President Macron spoke to the French nation today (12/10/18). He apologized a little for his figurative distance from the rank-and-file. Then he tried to buy some off the yellow vests off with other people’s money. The national minimum monthly wage will rise by about US$113; overtime will not be taxed anymore. You are not going to believe the next appeasement measure he announced. I have a hard time believing it myself but I read it and heard it from several sources. President Macron decreed a significant Christmas bonus for public servants and ordered (I think) private employers to follow suite. The bonus will also be tax-free. I have no idea what effects these measures will have. I suspect the weather has more influence on the yellow vests’ behavior.
The movement began, as most Americans know by now, as a protest against a new extra tax on diesel fuel. It was presented a little breathlessly as a way to save the planet. This is significant in several ways. First, it suggests that a large fraction of the French people do not believe in climate change (like me) or do not care about it. Second, it demonstrates that Mr Macron, probably along with the political class in general, have lost touch with much of their electorate for not realizing the these perceptions. Third, it shows sheer incompetence if not cynicism. Any average thinking person in France could have warned Mr Macron that a tax on diesel is one of the most regressive taxes possible. The transport of ordinary goods in France relies largely on diesel-powered trucks. A tax on diesel proportionately (proportionately) hits the poor more than the prosperous. Perhaps the government thought that those affected were too stupid or too passive to protest.
The government has reversed its decision on the diesel tax but it’s too late. It seems to me the diesel tax was simply a case of the straw that broke the camel back. Fifty years ago, the French gave themselves a wonderful cradle-to-grave summer camp. It’s a real good one, I must say, including a sort of winter camp of free ski vacations for children. (Would I make this up?) This was based on the original idea that “the rich” could be taxed into paying for summer camp. (Sounds familiar?) After two generations, the bills are finally coming due. The definition of “the rich” has been going down fast. Indirect (and therefore regressive) taxes are everywhere. The increase in the tax on diesel was just one of the latest.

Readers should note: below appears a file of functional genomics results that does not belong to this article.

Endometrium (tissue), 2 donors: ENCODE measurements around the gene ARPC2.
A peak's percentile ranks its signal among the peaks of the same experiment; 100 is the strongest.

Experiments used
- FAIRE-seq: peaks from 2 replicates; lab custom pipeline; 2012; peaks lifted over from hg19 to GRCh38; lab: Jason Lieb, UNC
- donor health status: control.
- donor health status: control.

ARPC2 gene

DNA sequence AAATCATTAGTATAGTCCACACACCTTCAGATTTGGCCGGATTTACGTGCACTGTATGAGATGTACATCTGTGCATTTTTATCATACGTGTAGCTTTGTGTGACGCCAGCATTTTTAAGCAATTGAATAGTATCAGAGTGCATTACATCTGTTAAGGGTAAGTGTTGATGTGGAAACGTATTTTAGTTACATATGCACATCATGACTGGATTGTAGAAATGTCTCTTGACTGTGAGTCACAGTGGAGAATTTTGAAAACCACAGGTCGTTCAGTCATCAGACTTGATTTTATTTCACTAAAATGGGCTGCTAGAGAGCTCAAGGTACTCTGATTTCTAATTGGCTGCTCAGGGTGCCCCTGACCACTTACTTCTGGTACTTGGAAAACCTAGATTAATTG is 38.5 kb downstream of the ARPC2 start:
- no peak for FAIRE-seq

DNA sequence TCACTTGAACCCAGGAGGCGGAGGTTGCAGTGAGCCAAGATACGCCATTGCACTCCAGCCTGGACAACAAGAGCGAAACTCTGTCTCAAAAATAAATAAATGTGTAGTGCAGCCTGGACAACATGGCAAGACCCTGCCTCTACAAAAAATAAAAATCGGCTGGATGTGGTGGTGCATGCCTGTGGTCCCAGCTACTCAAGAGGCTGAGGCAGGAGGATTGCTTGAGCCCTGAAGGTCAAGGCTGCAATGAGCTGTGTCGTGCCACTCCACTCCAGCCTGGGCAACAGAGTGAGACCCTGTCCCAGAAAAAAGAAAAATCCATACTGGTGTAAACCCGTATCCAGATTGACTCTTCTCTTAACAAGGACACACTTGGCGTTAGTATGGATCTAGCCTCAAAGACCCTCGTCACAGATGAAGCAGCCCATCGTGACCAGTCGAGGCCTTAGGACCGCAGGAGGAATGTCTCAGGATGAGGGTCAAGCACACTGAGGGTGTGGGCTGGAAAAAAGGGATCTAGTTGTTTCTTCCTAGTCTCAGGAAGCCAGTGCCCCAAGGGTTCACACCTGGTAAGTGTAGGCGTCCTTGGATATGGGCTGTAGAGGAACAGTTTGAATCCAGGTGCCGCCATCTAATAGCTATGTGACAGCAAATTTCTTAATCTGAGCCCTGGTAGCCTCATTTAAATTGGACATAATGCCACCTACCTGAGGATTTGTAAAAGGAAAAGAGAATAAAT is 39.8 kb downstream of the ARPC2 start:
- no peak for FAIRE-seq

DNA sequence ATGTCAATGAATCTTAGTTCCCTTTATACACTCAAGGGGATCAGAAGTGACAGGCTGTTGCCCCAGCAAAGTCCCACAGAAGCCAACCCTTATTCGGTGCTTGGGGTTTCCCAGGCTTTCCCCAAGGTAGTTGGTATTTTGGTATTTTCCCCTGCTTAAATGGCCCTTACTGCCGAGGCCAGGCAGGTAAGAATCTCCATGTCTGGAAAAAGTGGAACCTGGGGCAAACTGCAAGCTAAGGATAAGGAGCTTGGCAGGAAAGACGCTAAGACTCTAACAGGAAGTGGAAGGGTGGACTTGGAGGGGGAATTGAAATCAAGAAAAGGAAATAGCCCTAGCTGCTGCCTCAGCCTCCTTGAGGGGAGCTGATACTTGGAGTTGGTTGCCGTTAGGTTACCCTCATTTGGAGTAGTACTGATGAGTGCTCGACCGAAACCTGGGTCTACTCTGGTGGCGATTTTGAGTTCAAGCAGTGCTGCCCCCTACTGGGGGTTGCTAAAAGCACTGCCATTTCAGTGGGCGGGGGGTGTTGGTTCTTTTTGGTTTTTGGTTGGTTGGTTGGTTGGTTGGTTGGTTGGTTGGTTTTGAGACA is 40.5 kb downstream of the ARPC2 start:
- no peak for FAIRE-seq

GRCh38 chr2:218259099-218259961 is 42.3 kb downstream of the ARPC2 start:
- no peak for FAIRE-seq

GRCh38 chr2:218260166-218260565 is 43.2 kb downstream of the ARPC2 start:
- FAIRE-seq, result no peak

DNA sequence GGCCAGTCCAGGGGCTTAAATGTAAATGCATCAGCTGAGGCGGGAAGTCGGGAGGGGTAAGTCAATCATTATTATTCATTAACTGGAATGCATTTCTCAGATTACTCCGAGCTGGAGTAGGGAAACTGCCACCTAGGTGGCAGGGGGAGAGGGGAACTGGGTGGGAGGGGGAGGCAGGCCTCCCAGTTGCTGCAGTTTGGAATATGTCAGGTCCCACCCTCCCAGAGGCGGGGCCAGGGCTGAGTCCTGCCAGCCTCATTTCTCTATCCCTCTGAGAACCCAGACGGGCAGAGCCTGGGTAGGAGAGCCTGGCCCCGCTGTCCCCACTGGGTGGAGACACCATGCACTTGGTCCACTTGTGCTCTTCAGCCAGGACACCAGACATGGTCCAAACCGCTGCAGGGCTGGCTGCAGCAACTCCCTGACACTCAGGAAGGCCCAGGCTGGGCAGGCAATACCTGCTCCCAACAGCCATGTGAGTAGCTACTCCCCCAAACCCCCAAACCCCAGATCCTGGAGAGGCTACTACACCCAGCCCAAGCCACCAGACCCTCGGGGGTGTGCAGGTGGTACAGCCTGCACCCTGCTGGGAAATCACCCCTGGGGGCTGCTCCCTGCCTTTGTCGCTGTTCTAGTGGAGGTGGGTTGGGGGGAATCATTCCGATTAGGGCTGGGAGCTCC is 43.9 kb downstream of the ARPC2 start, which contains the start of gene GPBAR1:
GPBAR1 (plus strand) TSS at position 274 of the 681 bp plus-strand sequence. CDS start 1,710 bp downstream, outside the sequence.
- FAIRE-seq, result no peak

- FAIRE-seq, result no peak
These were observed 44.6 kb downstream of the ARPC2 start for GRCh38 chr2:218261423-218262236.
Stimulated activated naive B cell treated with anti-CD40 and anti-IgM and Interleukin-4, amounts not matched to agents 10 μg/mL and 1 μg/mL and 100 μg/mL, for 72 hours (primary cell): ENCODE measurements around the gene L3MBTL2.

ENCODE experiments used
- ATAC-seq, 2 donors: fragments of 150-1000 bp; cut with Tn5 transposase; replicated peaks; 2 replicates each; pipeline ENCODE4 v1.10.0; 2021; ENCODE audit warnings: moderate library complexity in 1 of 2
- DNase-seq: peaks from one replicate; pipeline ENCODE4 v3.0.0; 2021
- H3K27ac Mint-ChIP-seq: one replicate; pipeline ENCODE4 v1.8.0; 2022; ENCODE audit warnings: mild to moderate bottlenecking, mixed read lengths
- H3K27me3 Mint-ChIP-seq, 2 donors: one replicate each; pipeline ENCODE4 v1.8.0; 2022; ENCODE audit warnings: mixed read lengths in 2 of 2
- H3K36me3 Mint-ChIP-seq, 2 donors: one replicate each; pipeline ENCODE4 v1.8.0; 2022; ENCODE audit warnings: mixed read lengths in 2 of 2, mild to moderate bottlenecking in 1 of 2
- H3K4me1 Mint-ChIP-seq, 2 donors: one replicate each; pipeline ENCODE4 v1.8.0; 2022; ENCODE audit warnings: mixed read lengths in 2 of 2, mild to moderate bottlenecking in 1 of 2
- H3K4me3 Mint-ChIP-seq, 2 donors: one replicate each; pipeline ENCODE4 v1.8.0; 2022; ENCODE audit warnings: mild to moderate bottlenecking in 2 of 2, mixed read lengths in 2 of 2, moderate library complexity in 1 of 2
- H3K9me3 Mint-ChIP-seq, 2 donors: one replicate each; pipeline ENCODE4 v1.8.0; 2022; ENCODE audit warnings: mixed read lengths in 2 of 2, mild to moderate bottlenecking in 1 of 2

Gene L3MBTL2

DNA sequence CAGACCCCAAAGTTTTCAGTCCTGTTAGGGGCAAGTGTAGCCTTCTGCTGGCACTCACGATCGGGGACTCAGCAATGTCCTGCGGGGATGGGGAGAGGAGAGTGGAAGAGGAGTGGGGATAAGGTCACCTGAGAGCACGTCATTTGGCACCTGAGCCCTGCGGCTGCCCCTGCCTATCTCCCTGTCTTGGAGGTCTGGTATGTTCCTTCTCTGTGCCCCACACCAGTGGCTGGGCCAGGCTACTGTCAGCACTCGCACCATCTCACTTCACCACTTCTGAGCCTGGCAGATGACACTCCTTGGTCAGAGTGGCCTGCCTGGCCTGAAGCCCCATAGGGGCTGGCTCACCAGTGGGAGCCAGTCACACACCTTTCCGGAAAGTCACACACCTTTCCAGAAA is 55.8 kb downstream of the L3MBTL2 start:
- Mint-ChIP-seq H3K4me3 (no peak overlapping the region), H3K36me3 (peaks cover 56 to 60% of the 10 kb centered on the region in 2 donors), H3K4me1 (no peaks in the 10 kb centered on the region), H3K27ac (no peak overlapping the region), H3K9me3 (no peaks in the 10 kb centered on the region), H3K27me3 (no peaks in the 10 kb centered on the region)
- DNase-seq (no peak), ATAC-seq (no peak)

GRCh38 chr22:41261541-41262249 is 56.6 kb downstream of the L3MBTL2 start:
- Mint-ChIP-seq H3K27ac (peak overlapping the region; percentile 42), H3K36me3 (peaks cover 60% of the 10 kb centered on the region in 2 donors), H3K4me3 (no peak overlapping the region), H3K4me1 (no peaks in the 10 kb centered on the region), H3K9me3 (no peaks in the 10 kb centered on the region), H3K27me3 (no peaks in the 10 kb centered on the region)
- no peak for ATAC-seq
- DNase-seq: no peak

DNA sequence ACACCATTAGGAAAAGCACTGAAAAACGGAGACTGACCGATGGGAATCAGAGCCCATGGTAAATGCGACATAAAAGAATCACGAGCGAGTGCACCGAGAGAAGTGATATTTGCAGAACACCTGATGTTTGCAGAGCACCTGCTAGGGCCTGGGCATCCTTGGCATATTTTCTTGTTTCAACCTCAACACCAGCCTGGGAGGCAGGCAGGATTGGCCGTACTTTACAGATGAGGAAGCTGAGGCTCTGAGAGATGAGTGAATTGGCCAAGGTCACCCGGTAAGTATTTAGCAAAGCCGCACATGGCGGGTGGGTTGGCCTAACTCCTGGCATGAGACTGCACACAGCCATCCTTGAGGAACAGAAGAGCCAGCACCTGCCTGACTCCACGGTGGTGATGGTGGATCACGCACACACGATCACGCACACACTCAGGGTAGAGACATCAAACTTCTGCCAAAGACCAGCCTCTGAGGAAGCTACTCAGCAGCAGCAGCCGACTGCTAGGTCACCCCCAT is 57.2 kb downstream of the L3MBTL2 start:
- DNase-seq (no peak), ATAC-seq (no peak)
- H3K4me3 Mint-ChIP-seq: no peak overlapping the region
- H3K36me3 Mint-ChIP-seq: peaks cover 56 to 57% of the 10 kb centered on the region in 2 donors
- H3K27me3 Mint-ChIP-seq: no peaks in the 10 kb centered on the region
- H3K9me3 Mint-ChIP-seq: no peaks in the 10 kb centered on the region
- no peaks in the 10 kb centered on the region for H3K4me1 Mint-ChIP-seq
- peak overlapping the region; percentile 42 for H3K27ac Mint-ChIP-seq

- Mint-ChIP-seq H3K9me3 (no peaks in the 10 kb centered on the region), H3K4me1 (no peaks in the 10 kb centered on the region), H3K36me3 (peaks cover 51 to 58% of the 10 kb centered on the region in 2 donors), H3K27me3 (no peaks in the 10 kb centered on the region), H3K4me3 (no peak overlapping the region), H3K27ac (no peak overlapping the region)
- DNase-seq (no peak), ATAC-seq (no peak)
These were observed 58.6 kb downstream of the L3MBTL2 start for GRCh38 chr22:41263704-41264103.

The providential and fun state has other consequences. The main one is that it is implicitly anti-business. It protects employees almost completely against being laid off. It’s solicitous of their leisure with a 34 hour week and many many vacations and holidays. French governing circles have become used to celebrating GDP growth rates so low they are considered shameful in America. I think it’s rigorously true that in the past twenty years, unemployment has never gone below 8%. It’s normally been closer to 9% and even 10%. It’s 20% if you are young. I am guessing (guessing) that it’s 40% and up if you are young and your name is Mohammed.
There is worse. In a pattern that will seem familiar to many Americans, there is a big well-being divide between the capital, Paris proper, and the rest of France. Parisians live in a low-density city with good public transport and many employment opportunities. Housing prices and rents are high in Paris, as you might expect. In nearly all of the rest of France, there are few jobs, spotty services. (I am told it’s not uncommon to have to drive 2 hours each way to consult a specialist); hospitals are good but far and few. Many of those charming villages you see from the freeway have not had schools for many years. Housing in the hinterland is cheap. Of course, this is enough to cause people of low means to be stuck where they are.
It’s difficult for foreign reporters to understand the yellow vests movement, for a small reason and for a big one. First, it does seem to be originally a genuine grassroot movement. Accordingly, it has no leaders and not authorized spokespersons. Second, and much more importantly, in my lifetime the very conceptual vocabulary of market economies has vanished from the public discourse. The yellow vests interviewed on television do not know how to express what hurts them. When ordinary French men and women, and what passes for their intellectual elites, discuss, or even think, about economic problems the only tools they have at their disposal is the pseudo-Marxist vocabulary of those who got their Marxism from Cliff Notes (if that). I think there is only one small French group (on Facebook) that is able to evade this conceptual tyranny. In France, thinking in terms of vaguely socialist terms has ceased to be a choice. It’s now a monolithic social and intellectual reality.
I don’t see how even a more determined and more talented political leader than Mr Macron can tell the great mass of the French people: Summer camp is over; everybody go home and learn to make do with less free stuff. Then, re-learn work.
With all this, France is a functioning democracy. The French elected Macron after six years of disastrous “Socialist” Party rule. Perhaps, as has been the case before, the French people -with their historical inability to reform- will be the canary in the mine for everyone else: The big generous state based on taxation is bad for you or for your children. Just ask the French.